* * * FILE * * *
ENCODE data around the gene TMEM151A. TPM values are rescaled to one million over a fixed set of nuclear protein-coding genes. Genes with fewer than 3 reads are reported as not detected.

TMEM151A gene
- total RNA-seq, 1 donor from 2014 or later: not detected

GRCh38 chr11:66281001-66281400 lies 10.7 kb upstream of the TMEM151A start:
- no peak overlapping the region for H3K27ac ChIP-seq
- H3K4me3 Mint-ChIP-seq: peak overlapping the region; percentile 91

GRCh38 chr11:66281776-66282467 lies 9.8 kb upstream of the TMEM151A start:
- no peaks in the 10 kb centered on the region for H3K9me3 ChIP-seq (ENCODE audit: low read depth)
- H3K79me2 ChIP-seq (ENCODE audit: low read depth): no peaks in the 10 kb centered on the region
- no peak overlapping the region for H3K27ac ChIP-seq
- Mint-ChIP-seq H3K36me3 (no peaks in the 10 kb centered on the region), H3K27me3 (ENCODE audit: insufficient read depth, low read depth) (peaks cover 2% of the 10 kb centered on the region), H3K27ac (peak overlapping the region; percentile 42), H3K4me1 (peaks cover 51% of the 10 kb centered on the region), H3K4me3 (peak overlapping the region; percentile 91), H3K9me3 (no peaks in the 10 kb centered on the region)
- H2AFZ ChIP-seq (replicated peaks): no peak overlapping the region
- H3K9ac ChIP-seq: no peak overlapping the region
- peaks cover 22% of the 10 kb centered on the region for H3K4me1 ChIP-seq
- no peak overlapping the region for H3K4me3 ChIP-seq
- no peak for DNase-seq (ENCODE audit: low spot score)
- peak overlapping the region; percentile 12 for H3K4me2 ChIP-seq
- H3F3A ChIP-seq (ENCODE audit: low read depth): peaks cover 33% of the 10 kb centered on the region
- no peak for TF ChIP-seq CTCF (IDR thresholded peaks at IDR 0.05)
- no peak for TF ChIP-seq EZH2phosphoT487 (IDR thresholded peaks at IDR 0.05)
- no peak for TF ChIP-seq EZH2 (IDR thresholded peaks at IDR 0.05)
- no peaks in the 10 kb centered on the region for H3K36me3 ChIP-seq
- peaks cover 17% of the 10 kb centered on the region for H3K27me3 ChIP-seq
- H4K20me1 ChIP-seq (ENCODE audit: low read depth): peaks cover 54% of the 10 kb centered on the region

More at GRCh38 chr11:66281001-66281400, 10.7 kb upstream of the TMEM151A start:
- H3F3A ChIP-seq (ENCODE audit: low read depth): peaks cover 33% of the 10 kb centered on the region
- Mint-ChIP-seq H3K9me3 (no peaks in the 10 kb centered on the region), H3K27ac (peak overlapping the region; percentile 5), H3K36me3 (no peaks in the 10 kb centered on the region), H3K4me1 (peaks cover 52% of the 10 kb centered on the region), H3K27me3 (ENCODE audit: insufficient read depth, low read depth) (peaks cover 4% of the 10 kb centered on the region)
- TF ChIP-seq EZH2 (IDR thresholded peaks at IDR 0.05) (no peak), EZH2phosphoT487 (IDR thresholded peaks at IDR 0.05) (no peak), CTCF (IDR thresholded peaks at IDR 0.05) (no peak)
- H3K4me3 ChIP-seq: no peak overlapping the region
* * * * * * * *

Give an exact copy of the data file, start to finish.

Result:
ENCODE data around the gene TMEM151A. TPM values are rescaled to one million over a fixed set of nuclear protein-coding genes. Genes with fewer than 3 reads are reported as not detected.

TMEM151A gene
- total RNA-seq, 1 donor from 2014 or later: not detected

GRCh38 chr11:66281001-66281400 lies 10.7 kb upstream of the TMEM151A start:
- no peak overlapping the region for H3K27ac ChIP-seq
- H3K4me3 Mint-ChIP-seq: peak overlapping the region; percentile 91

GRCh38 chr11:66281776-66282467 lies 9.8 kb upstream of the TMEM151A start:
- no peaks in the 10 kb centered on the region for H3K9me3 ChIP-seq (ENCODE audit: low read depth)
- H3K79me2 ChIP-seq (ENCODE audit: low read depth): no peaks in the 10 kb centered on the region
- no peak overlapping the region for H3K27ac ChIP-seq
- Mint-ChIP-seq H3K36me3 (no peaks in the 10 kb centered on the region), H3K27me3 (ENCODE audit: insufficient read depth, low read depth) (peaks cover 2% of the 10 kb centered on the region), H3K27ac (peak overlapping the region; percentile 42), H3K4me1 (peaks cover 51% of the 10 kb centered on the region), H3K4me3 (peak overlapping the region; percentile 91), H3K9me3 (no peaks in the 10 kb centered on the region)
- H2AFZ ChIP-seq (replicated peaks): no peak overlapping the region
- H3K9ac ChIP-seq: no peak overlapping the region
- peaks cover 22% of the 10 kb centered on the region for H3K4me1 ChIP-seq
- no peak overlapping the region for H3K4me3 ChIP-seq
- no peak for DNase-seq (ENCODE audit: low spot score)
- peak overlapping the region; percentile 12 for H3K4me2 ChIP-seq
- H3F3A ChIP-seq (ENCODE audit: low read depth): peaks cover 33% of the 10 kb centered on the region
- no peak for TF ChIP-seq CTCF (IDR thresholded peaks at IDR 0.05)
- no peak for TF ChIP-seq EZH2phosphoT487 (IDR thresholded peaks at IDR 0.05)
- no peak for TF ChIP-seq EZH2 (IDR thresholded peaks at IDR 0.05)
- no peaks in the 10 kb centered on the region for H3K36me3 ChIP-seq
- peaks cover 17% of the 10 kb centered on the region for H3K27me3 ChIP-seq
- H4K20me1 ChIP-seq (ENCODE audit: low read depth): peaks cover 54% of the 10 kb centered on the region

More at GRCh38 chr11:66281001-66281400, 10.7 kb upstream of the TMEM151A start:
- H3F3A ChIP-seq (ENCODE audit: low read depth): peaks cover 33% of the 10 kb centered on the region
- Mint-ChIP-seq H3K9me3 (no peaks in the 10 kb centered on the region), H3K27ac (peak overlapping the region; percentile 5), H3K36me3 (no peaks in the 10 kb centered on the region), H3K4me1 (peaks cover 52% of the 10 kb centered on the region), H3K27me3 (ENCODE audit: insufficient read depth, low read depth) (peaks cover 4% of the 10 kb centered on the region)
- TF ChIP-seq EZH2 (IDR thresholded peaks at IDR 0.05) (no peak), EZH2phosphoT487 (IDR thresholded peaks at IDR 0.05) (no peak), CTCF (IDR thresholded peaks at IDR 0.05) (no peak)
- H3K4me3 ChIP-seq: no peak overlapping the region